Students majoring in philosophy usually begin by taking a 100-level philosophy course in their first or second year, e.g., P110 Introduction to Philosophy or P102 Critical Thinking and Applied Ethics. P110 is our basic beginning survey course. It introduces students to basic areas, figures, terms, and problems in philosophy. P102 focuses more narrowly on issues in ethics and ethical theory, one of the major areas of the discipline. There are other philosophy courses that meet the campuswide general education requirement in critical thinking, which may also be counted towards the major. These include P105 Critical Thinking and P101 Philosophy in the Public Sphere. The Common Core Phil-T190 courses (topics vary) may also be used. Although a 100-level philosophy course is not required for the major, students planning to major in philosophy are advised to begin with a course at this level.
The philosophy major gives students the opportunity to take small, focused classes that delve deeply into philosophical questions, and that show how thinking through these questions can help illuminate pressing social and individual issues in today’s world.
Minor in Philosophy emphasizes clear, critical, and logical thinking about philosophical problems by locating these problems in everyday experience and in the writings of the great philosophers.
Cognitive Science encompasses the description, modeling, analysis, and general study of cognitive (knowing, perceiving, conceiving) processes.
Religious Studies is an interdisciplinary program administered by the Religious Studies Committee. By choosing courses judiciously, a student can complete a minor in Religious Studies.
Women’s and Gender Studies provides students a coherent, but flexible, program of study examining scholarship and theory on the history, status, contributions, and experiences of women and men in diverse cultural communities.
Global climate change and environmental degradation offer both new challenges and opportunities as government, businesses, and the public look for solutions. The Sustainability Studies Program is carefully designed to help students understand and respond to these complicated issues and to lead the way in the creation of a sustainable future, while preparing them for the new jobs of the emerging green economy.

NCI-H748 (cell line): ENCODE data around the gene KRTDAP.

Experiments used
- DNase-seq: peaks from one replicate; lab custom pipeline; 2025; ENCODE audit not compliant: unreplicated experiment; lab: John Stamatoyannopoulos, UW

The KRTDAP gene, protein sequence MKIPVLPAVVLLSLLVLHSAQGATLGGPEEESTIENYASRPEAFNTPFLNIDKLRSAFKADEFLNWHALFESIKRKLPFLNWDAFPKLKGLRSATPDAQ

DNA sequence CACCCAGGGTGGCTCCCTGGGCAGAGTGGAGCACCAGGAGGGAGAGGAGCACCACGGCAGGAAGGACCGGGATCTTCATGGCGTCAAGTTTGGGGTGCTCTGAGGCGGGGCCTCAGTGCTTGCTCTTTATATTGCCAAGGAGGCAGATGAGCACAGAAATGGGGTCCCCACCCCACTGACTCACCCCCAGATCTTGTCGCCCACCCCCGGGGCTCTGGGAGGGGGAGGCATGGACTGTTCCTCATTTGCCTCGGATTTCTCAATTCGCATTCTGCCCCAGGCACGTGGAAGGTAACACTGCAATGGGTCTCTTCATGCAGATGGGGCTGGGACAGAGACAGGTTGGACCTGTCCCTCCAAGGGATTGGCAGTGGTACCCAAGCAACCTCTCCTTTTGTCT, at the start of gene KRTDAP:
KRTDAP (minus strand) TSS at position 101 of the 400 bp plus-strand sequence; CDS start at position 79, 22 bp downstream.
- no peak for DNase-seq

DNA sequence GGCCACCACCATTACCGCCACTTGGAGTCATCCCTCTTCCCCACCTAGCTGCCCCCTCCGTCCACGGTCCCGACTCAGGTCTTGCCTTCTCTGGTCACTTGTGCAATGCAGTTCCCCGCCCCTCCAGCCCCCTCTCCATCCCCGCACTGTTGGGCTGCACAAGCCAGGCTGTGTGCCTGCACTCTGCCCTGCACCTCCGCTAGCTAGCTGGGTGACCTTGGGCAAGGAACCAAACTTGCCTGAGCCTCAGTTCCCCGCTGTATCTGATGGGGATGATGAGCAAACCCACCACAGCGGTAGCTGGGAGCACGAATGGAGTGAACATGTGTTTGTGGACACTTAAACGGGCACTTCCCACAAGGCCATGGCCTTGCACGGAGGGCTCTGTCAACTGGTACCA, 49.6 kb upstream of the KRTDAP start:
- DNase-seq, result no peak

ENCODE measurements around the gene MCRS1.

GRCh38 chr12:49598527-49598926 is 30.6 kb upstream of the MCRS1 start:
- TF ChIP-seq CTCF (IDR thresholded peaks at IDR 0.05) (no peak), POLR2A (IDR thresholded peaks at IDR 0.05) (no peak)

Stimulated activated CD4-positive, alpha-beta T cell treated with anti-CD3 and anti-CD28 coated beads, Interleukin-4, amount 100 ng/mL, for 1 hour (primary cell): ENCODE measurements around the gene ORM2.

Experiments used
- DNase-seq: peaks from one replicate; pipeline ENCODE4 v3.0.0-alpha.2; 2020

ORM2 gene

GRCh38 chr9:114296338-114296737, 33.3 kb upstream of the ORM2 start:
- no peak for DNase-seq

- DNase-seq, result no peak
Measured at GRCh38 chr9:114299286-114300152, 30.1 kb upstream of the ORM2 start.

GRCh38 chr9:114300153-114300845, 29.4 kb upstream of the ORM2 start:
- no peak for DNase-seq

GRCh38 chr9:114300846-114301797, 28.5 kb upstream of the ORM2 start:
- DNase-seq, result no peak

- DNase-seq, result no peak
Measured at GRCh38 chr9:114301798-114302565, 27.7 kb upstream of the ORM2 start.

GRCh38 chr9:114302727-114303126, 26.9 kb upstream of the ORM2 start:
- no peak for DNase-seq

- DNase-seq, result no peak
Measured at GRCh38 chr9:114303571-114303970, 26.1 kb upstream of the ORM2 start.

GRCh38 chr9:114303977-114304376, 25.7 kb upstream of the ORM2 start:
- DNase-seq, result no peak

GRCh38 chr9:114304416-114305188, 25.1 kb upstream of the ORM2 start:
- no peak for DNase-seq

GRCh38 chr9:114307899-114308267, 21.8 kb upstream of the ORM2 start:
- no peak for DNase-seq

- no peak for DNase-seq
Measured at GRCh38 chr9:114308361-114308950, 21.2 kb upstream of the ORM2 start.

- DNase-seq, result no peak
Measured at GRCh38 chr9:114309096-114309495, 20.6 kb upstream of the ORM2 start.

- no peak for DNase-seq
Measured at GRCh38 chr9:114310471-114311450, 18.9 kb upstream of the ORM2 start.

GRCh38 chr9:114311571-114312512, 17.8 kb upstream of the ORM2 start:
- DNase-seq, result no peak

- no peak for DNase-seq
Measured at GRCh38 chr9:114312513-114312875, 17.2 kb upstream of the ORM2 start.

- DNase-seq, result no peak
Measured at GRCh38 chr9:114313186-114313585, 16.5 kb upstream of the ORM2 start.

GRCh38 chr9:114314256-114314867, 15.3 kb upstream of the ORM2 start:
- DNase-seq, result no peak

Coursework in the Major
Prospective majors should choose their philosophy courses so that, by graduation, they have taken at least 27 credit hours of coursework in philosophy. Of these 27 required credit hours, 24 must be in courses at the 200 level or above and 15 must be in courses from the following four required subject areas: (1) the history of philosophy (two courses required), (2) logic or the history and philosophy of science (one course required), (3) ethics or social and political philosophy (one course required), and (4) metaphysics or epistemology (one course required). (See the statement of degree requirements above for a listing of courses that satisfy these area requirements.) Because courses in the four required subject areas might not be offered every semester, it is important that students planning to major in philosophy not pass up opportunities to take these courses when they are offered.
The department requires that all philosophy majors in their senior year submit a portfolio of three or more papers drawn from their philosophy coursework at IU South Bend. These papers are read by a committee consisting of at least two full-time department members and then discussed with the student and other members of the department. Typically this will occur in a meeting with all graduating majors. The point of the portfolio is not just to collect and evaluate examples of a student's best work but to help the student achieve a larger perspective on his or her work in philosophy and to provide specific guidelines for further progress.